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Editorial Spotlight | Mar 2017

IOL Power Calculation After Corneal Refractive Surgery

From clinical studies to real-world experience.

Our group has authored several studies on IOL power calculation after corneal refractive surgery over the past decade.1-9 Thanks to this work, we have also been given the opportunity to write multiple articles on the same subject for CRST Europe.10-12 These papers, as well as the many others written by our colleagues, provide insights into the tools available to calculate IOL power after PRK, LASIK, or RK. However, these articles did not include practical examples in real patients. This article presents four cases that illustrate my approach to IOL power calculation in patients with a history of corneal refractive surgery.

Case No. 1: Previous Myopic PRK With No Preoperative K Readings

A 60-year-old woman had undergone myopic PRK by another surgeon more than 15 years prior to correct -9.00 D in both eyes. She came to our practice in 2016 for cataract surgery, with the goal of bilateral emmetropia. We were unable to retrieve her pre-PRK keratometry (K) readings, so we had to estimate them using the method my colleagues and I recently described.9

Figure 1. Corneal topography in the right eye of a patient who underwent myopic PRK to correct -9.00 D. The optical zone is large and well centered, reducing the risk of radius error when corneal power must be calculated.

The patient had a posterior corneal radius of 6.91 mm and a posterior Q value of -0.35, as measured by the Pentacam HR (Oculus Optikgeräte). Thus, we were able to estimate a pre-PRK K reading of 40.75 D, which is considerably lower than the average value of 43.81 D reported by Hoffer.13 The estimated 40.75 D preoperative K reading could then be used for IOL calculation methods relying on double-K formulas.14

Multiple corneal topographers showed a relatively large central optical zone, which allowed us to exclude the so-called radius error (Figure 1).15 Optical biometry performed with the Aladdin (Topcon) measured an axial length of 28.59 mm and an anterior chamber depth of 3.67 mm.

Based on the decision tree we published in 2015,8 we utilized the methods of Savini (with double-K SRK/T),2,14 Seitz/Speicher/Savini (with double-K SRK/T),1,14 and Masket.16 Additionally, I always like to test ray tracing, so I also calculated the IOL power with this method using the Sirius (CSO) internal software7 and the Okulix software (Tedics Peric & Jöher) installed on a Galilei G6 (Ziemer). From this device, we also extracted the total corneal power and entered this value into the American Society of Cataract and Refractive Surgery (ASCRS) calculator (http://iolcalc.ascrs.org/).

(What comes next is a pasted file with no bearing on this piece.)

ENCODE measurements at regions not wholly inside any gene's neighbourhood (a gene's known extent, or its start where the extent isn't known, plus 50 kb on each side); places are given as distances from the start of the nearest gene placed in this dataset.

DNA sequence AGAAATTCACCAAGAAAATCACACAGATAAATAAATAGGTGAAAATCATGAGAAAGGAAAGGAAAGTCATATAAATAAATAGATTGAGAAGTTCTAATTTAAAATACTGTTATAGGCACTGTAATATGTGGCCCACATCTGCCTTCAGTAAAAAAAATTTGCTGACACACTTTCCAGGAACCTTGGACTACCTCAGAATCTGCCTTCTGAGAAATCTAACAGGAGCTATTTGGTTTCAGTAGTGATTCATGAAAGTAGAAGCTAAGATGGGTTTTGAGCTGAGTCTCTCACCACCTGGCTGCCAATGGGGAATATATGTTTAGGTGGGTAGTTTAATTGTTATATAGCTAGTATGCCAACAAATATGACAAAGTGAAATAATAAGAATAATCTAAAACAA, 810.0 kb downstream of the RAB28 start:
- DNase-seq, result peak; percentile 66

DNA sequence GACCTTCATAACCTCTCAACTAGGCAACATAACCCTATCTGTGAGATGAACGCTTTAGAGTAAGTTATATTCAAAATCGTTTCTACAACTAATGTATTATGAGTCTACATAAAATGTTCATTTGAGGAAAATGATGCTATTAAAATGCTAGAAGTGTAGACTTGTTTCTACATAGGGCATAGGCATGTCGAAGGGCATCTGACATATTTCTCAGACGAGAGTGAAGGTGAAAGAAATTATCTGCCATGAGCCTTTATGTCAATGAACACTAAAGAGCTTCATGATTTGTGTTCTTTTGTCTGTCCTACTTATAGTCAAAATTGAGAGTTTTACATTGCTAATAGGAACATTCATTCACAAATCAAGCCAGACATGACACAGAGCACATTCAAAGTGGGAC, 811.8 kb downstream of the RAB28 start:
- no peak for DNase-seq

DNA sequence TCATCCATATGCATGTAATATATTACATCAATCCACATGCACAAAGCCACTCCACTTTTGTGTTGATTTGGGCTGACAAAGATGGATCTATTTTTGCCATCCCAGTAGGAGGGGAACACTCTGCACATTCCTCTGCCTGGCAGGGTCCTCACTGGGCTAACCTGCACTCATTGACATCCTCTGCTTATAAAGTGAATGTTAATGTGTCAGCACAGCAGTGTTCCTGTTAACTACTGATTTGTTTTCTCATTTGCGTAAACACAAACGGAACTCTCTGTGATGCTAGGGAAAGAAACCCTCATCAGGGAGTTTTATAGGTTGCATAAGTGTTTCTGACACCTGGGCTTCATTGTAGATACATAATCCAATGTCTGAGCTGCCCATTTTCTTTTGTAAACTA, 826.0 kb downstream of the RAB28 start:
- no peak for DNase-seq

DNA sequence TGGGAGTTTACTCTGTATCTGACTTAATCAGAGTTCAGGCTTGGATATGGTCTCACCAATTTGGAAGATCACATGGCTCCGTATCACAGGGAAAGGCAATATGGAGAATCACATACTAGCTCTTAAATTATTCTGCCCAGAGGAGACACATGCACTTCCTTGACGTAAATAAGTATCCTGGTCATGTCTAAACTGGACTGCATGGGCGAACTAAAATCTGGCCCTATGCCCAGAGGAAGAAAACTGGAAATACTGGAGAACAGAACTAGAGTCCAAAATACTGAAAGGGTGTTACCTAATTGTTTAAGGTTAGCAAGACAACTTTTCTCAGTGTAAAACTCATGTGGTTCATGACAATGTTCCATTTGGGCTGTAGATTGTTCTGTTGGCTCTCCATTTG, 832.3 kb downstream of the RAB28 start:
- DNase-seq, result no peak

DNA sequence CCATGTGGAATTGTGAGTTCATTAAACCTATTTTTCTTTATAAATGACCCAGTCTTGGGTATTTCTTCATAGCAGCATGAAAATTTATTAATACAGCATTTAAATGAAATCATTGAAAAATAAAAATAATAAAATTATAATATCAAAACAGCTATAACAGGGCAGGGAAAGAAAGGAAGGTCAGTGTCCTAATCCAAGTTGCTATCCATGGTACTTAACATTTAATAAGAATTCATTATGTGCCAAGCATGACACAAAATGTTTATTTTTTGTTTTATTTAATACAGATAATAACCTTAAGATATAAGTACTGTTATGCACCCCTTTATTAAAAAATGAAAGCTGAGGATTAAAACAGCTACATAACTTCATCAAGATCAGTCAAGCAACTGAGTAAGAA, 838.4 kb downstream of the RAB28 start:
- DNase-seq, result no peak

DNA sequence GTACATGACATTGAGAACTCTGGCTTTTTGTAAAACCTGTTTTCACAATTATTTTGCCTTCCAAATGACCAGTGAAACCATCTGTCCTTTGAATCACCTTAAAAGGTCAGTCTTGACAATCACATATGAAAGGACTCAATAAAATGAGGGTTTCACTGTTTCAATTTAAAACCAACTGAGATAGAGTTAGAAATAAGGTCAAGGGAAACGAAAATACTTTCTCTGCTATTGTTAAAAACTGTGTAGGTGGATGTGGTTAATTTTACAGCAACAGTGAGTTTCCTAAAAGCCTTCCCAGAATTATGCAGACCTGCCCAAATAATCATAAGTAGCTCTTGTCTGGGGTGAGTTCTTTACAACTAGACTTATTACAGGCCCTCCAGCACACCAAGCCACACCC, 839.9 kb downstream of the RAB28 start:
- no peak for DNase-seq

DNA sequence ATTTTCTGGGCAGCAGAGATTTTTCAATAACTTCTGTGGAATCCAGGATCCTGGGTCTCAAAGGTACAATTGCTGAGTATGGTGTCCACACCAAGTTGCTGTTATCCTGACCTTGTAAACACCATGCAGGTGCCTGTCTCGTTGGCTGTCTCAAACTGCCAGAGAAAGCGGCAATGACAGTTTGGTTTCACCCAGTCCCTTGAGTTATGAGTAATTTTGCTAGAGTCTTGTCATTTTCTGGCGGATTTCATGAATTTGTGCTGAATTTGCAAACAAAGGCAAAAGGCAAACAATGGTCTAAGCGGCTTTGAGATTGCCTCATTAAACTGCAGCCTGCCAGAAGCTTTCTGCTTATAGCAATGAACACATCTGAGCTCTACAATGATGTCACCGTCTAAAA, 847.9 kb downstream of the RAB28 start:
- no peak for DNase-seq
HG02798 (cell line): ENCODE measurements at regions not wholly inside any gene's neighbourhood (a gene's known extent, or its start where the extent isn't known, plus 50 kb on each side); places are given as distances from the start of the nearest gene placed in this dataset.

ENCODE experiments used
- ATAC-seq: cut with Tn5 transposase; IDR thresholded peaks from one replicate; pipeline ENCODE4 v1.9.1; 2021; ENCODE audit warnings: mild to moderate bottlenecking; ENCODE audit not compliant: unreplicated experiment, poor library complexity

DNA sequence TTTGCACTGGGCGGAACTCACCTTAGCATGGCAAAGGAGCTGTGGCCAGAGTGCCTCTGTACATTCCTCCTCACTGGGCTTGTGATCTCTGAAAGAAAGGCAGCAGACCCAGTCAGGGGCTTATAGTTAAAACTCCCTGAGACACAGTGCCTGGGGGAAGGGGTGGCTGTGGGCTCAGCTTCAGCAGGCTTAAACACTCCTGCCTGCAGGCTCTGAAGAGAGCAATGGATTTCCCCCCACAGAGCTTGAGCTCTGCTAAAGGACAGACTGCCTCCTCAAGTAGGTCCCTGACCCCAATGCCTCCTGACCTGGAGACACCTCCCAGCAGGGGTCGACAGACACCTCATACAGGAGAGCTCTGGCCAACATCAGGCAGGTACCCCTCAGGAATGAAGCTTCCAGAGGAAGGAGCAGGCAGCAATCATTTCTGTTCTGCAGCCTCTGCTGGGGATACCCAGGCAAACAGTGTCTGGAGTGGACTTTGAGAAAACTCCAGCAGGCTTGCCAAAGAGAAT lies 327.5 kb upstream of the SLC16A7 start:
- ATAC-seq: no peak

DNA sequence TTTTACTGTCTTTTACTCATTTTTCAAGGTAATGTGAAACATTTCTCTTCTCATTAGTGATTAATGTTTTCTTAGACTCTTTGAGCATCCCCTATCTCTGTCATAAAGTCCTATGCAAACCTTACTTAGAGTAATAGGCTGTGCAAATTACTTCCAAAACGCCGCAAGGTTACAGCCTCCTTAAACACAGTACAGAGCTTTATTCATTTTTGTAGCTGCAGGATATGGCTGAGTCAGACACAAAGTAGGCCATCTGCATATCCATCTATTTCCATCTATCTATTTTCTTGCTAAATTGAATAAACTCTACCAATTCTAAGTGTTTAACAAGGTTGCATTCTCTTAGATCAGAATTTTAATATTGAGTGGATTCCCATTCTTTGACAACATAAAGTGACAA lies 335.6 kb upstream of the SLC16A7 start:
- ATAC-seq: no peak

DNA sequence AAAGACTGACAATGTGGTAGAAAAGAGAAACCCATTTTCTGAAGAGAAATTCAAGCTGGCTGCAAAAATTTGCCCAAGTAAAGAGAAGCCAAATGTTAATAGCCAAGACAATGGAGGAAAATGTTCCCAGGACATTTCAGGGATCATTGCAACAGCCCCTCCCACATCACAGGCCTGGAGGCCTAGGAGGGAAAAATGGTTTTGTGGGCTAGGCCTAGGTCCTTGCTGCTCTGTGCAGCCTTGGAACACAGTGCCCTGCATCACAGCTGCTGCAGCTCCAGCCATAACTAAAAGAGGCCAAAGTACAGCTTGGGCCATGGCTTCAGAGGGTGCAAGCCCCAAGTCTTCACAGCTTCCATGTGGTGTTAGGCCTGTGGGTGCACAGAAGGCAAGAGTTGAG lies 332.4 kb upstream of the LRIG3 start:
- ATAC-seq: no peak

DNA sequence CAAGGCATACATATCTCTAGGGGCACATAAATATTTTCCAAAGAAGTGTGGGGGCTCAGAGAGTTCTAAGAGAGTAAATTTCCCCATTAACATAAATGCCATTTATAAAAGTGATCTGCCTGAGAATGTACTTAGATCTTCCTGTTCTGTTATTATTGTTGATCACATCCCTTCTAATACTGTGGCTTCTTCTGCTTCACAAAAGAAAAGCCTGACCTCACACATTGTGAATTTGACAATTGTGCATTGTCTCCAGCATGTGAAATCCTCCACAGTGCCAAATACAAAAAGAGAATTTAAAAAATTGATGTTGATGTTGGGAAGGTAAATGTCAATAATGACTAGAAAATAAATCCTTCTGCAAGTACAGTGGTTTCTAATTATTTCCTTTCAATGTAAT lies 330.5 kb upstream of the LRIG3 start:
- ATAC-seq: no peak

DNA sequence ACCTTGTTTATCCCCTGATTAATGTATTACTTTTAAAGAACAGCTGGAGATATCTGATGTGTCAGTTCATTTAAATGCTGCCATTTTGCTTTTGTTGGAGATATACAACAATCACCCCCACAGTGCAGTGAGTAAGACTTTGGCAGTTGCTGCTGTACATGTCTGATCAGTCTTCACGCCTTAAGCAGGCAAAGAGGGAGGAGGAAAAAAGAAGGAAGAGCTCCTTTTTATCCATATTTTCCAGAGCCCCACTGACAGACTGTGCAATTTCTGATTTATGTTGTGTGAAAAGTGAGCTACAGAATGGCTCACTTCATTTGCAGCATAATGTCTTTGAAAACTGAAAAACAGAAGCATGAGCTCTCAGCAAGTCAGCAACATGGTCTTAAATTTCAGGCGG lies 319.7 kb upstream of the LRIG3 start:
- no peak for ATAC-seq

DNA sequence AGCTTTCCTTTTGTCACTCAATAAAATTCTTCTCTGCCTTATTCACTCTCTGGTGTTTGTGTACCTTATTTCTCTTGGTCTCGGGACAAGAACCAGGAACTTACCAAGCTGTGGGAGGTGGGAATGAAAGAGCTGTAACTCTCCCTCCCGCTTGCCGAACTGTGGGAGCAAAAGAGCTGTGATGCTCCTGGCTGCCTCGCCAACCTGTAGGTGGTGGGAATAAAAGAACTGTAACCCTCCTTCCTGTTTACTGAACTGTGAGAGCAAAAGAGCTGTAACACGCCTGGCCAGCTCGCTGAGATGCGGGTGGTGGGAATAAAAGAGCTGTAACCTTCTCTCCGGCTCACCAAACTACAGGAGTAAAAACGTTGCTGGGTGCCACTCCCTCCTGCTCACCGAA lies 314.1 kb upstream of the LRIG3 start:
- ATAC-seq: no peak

The results of these methods (Table 1) were within 1.06 D of one another. Such a narrow range of results made the choice quite easy, and a 20.50 D IOL power was selected in order to stay within the lowest and highest powers. The patient ended up emmetropic, indicating that all of these methods can be considered reliable.

Case No. 2: Previous Myopic LASIK

In 2006, I performed myopic LASIK on a 51-year-old woman to treat -5.25 -1.25 X 10°. Her mean pre-LASIK K reading was 43.14 D, and her postoperative refraction was plano.

When recently I diagnosed her cataract, corneal topography revealed a large optical zone (Figure 2) with a mean simulated keratometry (sim-K) of 39.06 D. According to optical biometry, the axial length and anterior chamber depth were 28.06 and 3.48 mm, respectively. I followed the aforementioned decision tree and relied on the same methods used in Case No. 1, with the addition of Okulix calculations based on measurements by the OA-2000 optical biometer (Tomey; Table 2).

AT A GLANCE

• Current methods to calculate the IOL power after refractive surgery can lead to accurate results even when preoperative data are unavailable.

• There are only a few methods that can be used to calculate IOL power after RK, most of which have notable limitations.

• Ray tracing does not rely on any fictitious index, such as the keratometric index, and does not require historical data to calculate IOL power.

The IOL power results derived from all but one of the methods in our decision tree ranged from 15.12 to 15.28 D, suggesting that a 15.50 D IOL would be the most logical choice. However, ray tracing with Sirius calculated a lower powered IOL (14.48 D). Therefore, I decided to implant a 15.00 D AcrySof SN60WF (Alcon), and a plano refraction was achieved. Again, this case is useful to confirm that the calculations made by the most accurate methods always produce values in a narrow dioptric range.